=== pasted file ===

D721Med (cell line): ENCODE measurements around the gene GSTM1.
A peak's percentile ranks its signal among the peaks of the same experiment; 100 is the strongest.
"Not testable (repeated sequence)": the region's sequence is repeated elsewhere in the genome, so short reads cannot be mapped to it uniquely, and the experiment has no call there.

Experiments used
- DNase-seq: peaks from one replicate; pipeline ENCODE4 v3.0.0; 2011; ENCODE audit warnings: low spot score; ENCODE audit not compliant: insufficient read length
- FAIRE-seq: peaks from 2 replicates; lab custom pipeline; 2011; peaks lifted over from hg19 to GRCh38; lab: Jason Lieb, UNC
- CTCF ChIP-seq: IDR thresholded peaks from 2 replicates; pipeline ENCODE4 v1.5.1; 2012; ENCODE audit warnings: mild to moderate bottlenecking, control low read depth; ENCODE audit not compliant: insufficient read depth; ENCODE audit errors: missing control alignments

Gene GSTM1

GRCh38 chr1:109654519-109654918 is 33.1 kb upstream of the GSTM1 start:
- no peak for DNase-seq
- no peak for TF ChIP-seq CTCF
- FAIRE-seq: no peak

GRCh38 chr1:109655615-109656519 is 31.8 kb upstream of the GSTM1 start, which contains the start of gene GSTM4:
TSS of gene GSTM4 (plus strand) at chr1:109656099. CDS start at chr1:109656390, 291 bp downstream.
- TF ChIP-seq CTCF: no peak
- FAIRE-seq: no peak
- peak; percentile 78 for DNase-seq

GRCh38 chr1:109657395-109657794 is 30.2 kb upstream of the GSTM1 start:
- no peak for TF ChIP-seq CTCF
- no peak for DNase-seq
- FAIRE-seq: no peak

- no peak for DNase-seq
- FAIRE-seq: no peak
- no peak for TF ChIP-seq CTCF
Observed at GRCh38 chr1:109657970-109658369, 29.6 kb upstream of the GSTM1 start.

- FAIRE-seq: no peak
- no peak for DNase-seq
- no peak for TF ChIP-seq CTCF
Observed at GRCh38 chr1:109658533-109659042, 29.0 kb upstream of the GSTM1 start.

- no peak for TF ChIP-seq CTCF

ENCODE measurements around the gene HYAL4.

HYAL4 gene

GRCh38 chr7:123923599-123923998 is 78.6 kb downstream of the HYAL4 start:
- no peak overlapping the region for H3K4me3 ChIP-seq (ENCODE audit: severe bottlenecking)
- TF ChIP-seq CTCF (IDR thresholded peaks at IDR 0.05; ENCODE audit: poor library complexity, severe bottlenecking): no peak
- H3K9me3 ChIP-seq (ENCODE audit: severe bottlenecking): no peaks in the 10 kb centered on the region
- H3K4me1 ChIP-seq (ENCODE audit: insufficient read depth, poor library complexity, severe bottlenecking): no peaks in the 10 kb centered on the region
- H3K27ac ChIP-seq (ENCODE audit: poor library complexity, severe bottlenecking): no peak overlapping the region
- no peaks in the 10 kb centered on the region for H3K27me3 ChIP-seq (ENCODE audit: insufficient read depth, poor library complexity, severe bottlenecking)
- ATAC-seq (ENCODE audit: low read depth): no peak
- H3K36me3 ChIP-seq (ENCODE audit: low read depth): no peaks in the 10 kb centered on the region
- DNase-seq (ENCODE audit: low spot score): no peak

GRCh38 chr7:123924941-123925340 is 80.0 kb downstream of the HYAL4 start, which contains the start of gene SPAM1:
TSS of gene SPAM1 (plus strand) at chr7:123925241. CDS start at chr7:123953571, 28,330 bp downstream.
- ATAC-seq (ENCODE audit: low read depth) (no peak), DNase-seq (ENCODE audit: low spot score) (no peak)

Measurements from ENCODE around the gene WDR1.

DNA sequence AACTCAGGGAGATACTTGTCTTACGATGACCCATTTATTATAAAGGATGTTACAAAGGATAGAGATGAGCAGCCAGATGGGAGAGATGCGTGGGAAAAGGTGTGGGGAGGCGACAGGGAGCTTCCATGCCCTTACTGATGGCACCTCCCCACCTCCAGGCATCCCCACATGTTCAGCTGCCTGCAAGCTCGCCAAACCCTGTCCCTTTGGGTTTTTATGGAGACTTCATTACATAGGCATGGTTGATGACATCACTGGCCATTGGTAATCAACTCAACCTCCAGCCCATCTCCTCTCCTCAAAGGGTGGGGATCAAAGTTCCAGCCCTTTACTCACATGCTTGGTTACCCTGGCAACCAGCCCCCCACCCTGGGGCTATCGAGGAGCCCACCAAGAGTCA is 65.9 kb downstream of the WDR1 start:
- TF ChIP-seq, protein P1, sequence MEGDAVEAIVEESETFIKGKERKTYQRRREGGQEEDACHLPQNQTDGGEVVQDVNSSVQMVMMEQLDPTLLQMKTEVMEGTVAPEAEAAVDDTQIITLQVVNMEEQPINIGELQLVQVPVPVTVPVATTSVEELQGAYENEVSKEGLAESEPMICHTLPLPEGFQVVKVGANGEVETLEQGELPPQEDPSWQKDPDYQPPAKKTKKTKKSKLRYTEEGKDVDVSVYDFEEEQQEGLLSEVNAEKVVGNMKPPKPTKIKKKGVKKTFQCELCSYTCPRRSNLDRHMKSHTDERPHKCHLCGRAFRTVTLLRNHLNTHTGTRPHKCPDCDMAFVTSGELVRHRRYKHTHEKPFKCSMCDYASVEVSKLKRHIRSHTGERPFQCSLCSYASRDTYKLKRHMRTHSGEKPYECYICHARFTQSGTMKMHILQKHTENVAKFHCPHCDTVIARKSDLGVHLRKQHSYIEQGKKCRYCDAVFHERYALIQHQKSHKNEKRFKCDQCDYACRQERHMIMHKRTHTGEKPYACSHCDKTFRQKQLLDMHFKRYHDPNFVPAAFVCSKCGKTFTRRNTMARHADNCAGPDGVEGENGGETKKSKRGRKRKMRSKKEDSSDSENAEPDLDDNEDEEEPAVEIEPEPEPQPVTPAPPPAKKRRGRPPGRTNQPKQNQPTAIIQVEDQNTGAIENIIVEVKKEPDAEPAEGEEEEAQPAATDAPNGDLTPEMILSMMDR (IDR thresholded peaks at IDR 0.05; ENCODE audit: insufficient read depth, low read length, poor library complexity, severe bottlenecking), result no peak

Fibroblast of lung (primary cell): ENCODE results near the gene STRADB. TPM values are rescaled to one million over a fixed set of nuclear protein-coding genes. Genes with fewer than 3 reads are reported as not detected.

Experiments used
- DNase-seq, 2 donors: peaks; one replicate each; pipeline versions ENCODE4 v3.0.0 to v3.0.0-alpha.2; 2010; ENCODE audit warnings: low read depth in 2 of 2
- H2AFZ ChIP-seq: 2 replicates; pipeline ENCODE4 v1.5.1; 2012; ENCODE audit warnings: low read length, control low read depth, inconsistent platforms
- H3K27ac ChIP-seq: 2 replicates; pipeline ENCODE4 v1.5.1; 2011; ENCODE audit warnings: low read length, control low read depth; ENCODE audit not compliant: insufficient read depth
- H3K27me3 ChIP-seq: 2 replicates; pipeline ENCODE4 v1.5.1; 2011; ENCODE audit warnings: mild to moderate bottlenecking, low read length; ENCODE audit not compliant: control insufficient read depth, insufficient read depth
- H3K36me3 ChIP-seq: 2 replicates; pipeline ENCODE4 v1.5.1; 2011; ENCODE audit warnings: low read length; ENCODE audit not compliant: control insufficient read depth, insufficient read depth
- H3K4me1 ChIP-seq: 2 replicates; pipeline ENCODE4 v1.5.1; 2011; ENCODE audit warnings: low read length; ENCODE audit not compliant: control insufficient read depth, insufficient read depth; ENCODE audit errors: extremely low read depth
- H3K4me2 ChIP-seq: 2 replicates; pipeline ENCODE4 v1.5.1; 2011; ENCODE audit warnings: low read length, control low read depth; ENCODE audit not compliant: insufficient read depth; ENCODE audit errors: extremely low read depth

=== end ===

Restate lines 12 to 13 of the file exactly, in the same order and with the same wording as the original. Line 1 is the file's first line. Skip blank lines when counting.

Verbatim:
- FAIRE-seq: no peak

GRCh38 chr1:109655615-109656519 is 31.8 kb upstream of the GSTM1 start, which contains the start of gene GSTM4: